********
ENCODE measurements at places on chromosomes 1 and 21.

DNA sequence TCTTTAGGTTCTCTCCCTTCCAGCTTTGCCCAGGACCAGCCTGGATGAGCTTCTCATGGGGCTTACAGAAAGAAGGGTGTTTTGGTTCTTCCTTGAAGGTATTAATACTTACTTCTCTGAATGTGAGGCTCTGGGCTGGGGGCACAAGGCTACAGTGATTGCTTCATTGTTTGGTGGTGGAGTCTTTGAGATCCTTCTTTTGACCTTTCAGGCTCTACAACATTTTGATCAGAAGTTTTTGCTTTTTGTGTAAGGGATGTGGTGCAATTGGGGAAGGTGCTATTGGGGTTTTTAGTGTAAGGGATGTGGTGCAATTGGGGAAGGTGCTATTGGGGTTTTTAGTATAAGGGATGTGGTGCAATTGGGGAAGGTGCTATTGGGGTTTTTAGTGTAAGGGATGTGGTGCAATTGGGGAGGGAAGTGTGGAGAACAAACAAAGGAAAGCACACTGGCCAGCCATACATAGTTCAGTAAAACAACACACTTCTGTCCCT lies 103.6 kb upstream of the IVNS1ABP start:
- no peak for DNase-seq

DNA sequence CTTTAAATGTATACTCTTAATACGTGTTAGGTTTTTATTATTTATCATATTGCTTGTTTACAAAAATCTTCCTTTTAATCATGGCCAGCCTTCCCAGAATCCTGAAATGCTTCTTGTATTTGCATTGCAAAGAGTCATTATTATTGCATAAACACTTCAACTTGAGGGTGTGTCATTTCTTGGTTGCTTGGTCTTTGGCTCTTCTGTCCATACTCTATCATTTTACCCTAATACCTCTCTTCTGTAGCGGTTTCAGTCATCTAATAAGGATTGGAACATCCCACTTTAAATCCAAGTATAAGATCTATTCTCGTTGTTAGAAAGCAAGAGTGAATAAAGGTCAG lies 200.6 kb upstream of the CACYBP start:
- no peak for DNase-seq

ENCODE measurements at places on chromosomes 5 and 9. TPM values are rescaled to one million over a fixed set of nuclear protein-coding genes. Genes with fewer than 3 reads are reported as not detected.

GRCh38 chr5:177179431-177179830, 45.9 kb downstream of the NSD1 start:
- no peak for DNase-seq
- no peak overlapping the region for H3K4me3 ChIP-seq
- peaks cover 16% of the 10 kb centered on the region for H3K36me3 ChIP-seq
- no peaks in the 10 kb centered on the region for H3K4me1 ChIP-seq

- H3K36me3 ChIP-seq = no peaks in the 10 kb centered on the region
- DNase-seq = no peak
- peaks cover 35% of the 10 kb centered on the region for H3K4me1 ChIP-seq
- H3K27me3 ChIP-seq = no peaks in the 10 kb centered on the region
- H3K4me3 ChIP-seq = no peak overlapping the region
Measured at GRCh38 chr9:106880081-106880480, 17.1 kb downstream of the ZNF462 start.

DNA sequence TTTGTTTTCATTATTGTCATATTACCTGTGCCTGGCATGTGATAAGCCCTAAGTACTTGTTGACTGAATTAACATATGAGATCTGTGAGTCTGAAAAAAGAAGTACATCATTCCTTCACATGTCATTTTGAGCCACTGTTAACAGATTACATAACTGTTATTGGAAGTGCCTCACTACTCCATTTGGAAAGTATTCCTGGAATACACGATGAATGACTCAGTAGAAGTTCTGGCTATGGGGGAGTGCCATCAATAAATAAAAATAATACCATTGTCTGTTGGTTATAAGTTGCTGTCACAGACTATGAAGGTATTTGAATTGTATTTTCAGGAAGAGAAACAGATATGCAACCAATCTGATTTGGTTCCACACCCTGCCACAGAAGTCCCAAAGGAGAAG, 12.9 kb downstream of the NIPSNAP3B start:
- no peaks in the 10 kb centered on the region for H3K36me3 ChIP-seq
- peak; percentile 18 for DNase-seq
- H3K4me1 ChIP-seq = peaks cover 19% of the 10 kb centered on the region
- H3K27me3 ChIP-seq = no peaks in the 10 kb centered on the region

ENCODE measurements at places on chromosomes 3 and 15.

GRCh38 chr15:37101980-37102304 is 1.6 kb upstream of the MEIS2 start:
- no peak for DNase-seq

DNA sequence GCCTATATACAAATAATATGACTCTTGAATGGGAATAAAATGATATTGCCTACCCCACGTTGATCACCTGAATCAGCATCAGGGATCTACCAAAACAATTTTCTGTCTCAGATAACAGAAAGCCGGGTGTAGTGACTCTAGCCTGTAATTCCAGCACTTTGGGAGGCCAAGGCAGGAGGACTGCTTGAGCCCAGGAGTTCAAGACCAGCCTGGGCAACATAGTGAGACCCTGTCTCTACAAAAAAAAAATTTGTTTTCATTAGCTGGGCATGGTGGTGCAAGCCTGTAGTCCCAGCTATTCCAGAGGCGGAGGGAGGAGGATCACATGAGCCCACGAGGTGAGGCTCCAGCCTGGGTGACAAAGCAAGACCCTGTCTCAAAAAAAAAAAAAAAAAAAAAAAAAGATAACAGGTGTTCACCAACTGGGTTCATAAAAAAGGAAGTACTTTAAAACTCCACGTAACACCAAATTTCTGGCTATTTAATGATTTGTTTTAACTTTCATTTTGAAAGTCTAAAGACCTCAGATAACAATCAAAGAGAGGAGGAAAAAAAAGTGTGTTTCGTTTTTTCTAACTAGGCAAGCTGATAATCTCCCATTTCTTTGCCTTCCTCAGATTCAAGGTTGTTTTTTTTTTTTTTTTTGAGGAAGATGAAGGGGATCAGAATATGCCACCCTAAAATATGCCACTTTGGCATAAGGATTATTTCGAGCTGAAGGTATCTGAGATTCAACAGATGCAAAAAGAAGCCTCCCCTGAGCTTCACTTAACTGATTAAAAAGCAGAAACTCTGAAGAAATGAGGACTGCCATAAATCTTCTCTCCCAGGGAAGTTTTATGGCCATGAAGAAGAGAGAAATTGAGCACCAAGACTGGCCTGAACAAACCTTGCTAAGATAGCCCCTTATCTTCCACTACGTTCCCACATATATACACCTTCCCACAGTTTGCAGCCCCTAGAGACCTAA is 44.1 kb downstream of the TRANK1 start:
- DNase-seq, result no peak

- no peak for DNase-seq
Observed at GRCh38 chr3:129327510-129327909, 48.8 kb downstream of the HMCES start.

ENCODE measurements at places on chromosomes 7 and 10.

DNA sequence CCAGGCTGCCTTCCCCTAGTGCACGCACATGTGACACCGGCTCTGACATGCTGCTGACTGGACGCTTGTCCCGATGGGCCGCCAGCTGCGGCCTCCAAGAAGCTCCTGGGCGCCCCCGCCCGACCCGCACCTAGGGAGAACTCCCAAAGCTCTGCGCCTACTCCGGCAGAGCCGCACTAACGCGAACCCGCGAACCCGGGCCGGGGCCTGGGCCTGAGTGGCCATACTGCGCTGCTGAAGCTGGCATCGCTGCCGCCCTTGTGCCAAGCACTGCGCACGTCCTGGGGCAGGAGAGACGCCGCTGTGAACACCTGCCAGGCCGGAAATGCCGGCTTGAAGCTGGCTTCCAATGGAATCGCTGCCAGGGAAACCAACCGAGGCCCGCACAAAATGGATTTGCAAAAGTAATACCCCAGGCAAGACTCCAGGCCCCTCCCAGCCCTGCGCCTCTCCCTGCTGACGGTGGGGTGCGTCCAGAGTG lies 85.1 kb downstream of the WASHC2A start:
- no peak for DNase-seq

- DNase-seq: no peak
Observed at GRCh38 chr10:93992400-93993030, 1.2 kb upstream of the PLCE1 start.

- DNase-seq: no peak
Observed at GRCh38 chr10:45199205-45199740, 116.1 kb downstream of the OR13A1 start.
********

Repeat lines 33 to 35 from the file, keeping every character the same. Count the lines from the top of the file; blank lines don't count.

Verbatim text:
- DNase-seq: no peak
Observed at GRCh38 chr10:93992400-93993030, 1.2 kb upstream of the PLCE1 start.

- DNase-seq: no peak